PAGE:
BY CHAD BIRD
There are questions about ourselves that are easily answered, and there are other questions that present more of a challenge.
If someone asks me, “Are you a husband?” I can show them my ring, present my wedding certificate, point to the woman standing next to me who shares my life and my last name. Yes, I am 100% sure that I’m married.
If someone asks me, “Are you an employee?” I can show them where I work, present my pay stubs, point to the truck with which I make deliveries. Yes, I am 100% sure that I’m an employee.
Other questions are not so easily answered. If I’m asked, “Are you a good husband?” what immediately comes to mind are the times I’ve failed my wife, acted selfishly, and been anything but a good husband. I have no real external, tangible, objective way to answer that question. I must rely on feelings and speculations. Similarly, if someone asks, “What kind of employee are you?” my mind goes to the labor I’ve put in, but also to the times I’ve slacked off yet expected a full paycheck for a half-hearted performance. What if I think I’m doing an okay job but my boss thinks different and fires me?
There are questions about ourselves that are easily answered, and there are other questions about ourselves where we have to explore our hearts to test their sincerity, take account of the good and bad things we’ve done, focus inwardly to find the answer.
What about the question, “Are you a Christian?” Does this one belong to that second category, where we must explore our hearts, test our actions, focus inside ourselves to get to the right answer?
That’s certainly what some people think. So they urge folks to ask themselves if they really believe, if they really love their neighbor, if they really live a moral life. But no matter how well intentioned such an urging might be, rather than helping, it is pouring the poison of doubt into the souls of those for whom Christ died.
Look inside yourself to answer, “Are you a Christian?” and you will find a heart that is deceitful above all things (Jer 17:9); a heart from which flow evil thoughts, murder, adultery, sexual immorality, theft, false witness, slander (Matt 15:19); a conscience that testifies that nothing good dwells in you, that the evil you do not want to do, you nevertheless keep right on doing (Rom 7:18-19).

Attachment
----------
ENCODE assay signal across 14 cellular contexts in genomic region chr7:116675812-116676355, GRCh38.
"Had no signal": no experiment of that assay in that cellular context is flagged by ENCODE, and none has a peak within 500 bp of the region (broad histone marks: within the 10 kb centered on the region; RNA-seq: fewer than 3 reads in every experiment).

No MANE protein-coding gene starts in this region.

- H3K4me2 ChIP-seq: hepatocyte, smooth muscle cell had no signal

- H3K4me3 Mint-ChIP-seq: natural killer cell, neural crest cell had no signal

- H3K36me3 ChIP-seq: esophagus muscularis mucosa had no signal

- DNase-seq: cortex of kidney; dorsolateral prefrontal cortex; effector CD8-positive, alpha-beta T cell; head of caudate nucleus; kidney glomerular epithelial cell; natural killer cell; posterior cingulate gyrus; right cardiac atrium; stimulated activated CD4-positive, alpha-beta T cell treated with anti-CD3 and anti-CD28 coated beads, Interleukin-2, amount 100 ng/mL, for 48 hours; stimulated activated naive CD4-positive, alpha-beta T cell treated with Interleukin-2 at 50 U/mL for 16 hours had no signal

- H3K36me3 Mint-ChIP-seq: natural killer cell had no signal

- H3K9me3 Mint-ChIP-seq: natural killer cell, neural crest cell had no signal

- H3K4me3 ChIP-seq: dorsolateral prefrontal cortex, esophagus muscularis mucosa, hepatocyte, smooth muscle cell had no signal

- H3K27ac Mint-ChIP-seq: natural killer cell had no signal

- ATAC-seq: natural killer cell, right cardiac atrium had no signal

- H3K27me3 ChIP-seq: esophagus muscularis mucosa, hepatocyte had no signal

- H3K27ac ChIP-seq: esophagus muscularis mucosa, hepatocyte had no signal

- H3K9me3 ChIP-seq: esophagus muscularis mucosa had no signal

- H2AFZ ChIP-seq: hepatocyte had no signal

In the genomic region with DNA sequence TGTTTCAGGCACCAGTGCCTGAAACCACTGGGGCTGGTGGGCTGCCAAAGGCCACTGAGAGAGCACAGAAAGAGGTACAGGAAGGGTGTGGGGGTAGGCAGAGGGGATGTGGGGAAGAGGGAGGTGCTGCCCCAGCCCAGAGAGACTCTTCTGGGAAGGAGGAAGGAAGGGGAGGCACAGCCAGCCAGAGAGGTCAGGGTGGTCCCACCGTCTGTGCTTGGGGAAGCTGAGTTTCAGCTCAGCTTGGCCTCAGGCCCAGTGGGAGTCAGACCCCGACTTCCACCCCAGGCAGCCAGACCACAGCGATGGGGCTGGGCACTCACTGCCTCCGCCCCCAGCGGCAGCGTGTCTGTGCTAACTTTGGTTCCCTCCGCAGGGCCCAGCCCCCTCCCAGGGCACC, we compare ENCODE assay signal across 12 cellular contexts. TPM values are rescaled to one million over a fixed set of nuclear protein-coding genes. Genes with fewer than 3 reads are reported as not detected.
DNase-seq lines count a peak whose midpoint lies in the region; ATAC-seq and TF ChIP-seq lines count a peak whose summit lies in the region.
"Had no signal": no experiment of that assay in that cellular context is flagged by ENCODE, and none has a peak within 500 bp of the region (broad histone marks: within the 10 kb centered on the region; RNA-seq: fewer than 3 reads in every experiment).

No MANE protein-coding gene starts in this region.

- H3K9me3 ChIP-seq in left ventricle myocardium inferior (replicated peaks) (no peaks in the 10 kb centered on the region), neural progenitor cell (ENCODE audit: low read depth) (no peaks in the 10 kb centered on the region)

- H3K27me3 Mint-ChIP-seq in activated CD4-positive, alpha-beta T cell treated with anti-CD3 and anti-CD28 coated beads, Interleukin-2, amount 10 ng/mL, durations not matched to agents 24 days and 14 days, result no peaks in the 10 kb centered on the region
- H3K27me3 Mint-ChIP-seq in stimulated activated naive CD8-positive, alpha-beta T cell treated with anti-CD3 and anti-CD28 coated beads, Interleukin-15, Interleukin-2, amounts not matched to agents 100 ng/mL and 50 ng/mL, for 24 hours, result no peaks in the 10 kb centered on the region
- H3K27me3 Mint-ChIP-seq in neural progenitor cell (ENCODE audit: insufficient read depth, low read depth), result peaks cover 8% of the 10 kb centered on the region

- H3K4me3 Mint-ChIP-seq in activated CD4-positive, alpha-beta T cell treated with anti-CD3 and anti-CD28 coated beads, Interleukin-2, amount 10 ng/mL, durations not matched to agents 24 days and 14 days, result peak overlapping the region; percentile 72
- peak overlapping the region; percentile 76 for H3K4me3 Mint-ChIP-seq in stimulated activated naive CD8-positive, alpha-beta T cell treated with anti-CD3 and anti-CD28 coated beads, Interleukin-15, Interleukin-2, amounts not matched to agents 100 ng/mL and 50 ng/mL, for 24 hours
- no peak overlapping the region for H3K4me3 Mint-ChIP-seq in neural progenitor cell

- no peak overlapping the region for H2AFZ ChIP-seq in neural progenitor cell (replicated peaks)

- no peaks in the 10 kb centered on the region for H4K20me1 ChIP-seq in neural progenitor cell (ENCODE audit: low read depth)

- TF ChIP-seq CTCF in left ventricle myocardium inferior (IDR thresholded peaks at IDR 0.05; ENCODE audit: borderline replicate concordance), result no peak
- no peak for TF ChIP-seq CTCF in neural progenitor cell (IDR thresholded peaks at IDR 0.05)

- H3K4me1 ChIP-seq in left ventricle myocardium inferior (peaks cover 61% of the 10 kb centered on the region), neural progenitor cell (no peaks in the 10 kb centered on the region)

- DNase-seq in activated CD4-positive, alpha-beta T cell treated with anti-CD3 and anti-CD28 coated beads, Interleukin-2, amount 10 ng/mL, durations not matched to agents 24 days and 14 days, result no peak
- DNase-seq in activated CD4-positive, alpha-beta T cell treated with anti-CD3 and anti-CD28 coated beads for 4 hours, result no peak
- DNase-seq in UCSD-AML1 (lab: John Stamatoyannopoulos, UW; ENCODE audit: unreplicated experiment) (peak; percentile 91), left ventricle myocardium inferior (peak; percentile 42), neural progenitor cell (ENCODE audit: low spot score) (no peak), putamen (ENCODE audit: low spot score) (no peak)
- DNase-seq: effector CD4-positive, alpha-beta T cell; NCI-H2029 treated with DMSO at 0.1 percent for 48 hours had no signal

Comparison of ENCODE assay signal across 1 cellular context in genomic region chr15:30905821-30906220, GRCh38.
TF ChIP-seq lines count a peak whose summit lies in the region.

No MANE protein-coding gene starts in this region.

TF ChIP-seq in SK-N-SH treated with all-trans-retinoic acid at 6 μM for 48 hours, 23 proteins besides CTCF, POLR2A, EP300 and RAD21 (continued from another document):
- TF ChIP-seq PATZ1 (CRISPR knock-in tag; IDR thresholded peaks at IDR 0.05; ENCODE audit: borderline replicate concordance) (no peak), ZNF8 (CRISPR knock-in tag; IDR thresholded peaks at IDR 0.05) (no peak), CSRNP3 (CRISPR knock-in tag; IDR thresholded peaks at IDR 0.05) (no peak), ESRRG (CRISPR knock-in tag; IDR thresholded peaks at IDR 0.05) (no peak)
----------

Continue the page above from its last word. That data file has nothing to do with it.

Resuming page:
Look at your deeds to answer, “Are you a Christian?” and you will find that all your righteousness is as filthy rags (Isa 64:6); and if such be your righteousness, how dirty and defiled must be your unrighteousness. Look at your deeds and you will find that even when you have the desire to do what is right, you don’t have the ability to carry it out (Rom 7:18). Even if you did all that you were commanded, you must still say, “I am an unworthy servant; I have only done what was my duty,” (cf. Luke 17:10). If such be the response of a person whose has kept all God’s commands, then we who have broken those commands are worthy of nothing but punishment, now and forever.
Thus, to answer, “Are you are Christian?” by looking inside ourselves, or by looking to our deeds or love of the neighbor, is to drink the poison of doubt. In fact, the more Christians look at themselves to see whether they are Christians, the more they will become convinced that they are not Christians.
The answer is found not within us but within Christ. Our assurance is in his objective, external work of salvation on our behalf. Not in our hearts but in the heart and life and death and resurrection of Jesus Christ we receive assurance that we are the children of God.